The head of a US body-snatching ring accused of stealing the parts of around 1,000 people has pleaded guilty, after striking a deal with prosecutors.
Thousands were given body parts from Michael Mastromarino's ring
Medical supplies boss Michael Mastromarino made millions from removing body parts from corpses and selling them for transplant illegally.
One of the bodies plundered was that of famous BBC broadcaster Alistair Cooke.
Thousands of people received body part transplants supplied by Mastromarino's firm, Biomedical Tissue Services.
The New Jersey company shipped bones, skin and tendons to tissue-processing companies such as Regeneration Technologies, LifeCell Corp and Tutogen Medical, which are in turn facing hundreds of civil lawsuits.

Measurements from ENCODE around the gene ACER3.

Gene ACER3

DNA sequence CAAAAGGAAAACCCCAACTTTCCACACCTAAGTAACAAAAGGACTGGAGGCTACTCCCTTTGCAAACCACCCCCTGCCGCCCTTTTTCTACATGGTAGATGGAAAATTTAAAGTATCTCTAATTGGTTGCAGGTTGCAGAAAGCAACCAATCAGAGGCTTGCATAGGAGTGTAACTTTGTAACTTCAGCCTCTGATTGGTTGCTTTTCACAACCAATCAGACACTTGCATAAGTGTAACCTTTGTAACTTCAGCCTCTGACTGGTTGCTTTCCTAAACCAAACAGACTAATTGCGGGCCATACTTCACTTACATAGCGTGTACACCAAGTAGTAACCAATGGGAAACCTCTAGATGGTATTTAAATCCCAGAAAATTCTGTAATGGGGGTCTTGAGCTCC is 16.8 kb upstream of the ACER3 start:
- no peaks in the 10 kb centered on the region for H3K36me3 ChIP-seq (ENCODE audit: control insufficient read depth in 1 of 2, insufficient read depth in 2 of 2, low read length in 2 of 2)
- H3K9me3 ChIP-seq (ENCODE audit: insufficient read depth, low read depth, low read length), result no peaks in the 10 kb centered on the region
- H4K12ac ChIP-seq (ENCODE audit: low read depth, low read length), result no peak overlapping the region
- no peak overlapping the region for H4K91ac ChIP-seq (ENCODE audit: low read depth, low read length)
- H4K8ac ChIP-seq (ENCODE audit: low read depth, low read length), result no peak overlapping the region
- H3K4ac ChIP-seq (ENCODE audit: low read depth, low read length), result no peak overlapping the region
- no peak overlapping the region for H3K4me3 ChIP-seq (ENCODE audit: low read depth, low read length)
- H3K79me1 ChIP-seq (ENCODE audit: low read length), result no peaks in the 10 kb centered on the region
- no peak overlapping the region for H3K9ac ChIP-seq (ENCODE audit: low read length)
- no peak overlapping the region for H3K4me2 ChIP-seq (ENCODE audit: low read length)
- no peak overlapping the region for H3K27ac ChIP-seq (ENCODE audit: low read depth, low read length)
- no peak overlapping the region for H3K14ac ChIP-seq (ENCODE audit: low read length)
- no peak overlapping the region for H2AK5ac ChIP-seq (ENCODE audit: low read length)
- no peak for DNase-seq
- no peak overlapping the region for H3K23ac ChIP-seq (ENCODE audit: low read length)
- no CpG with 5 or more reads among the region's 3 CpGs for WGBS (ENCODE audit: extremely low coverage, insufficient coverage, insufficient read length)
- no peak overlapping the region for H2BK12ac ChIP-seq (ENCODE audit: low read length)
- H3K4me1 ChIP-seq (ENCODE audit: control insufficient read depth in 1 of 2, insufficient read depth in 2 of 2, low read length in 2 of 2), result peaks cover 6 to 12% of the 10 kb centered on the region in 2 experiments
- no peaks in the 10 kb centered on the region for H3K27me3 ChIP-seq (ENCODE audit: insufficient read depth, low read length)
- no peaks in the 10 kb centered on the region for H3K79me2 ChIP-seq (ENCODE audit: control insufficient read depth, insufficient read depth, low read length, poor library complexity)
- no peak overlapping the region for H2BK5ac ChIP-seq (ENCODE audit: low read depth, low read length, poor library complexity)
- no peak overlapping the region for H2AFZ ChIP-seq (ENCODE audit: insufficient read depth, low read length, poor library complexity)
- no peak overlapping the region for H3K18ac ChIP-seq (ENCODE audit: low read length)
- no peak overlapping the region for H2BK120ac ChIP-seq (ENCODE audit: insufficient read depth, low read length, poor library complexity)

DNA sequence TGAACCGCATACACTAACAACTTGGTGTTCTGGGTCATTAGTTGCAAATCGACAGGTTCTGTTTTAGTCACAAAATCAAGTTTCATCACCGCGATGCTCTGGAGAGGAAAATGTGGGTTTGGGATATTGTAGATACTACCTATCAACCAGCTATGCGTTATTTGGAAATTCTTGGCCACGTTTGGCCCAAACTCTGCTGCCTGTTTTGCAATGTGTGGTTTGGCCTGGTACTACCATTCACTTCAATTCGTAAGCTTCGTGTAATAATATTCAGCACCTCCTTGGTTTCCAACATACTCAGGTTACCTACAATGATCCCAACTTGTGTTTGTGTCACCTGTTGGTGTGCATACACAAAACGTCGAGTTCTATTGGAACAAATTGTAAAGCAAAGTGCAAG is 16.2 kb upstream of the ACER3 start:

The 44-year-old former oral surgeon pleaded guilty to one count of enterprise corruption, nine counts of reckless endangerment in the first degree, and four counts of body stealing.
He said he did not obtain consent from relatives, did not check for infectious diseases and forged documents to cover up the operations of his scheme which ran from 2001 to 2005.
Assistant District Attorney Patricia McNeill said Mastromarino showed "a depraved indifference to human life" and that his actions led to the "grave risk of death to another person".
He will also have to return the more than $4.6m (£2.1m) he and his associates made from the tissue-harvesting operation.
"They all worked together to make this sham business work, grow and make money. It was all about the greed. The greed spiralled out of control," Ms McNeill added.
The bones of Alistair Cooke, the presenter of the BBC's Letter From America, were sold for $11,000 (£5,400) after he died from cancer in New York in 2004.
Mastromarino will be sentenced to between 18 and 54 years in jail in May.
He reached the plea deal earlier this year, although it nearly fell apart after prosecutors discovered the extent of his crimes.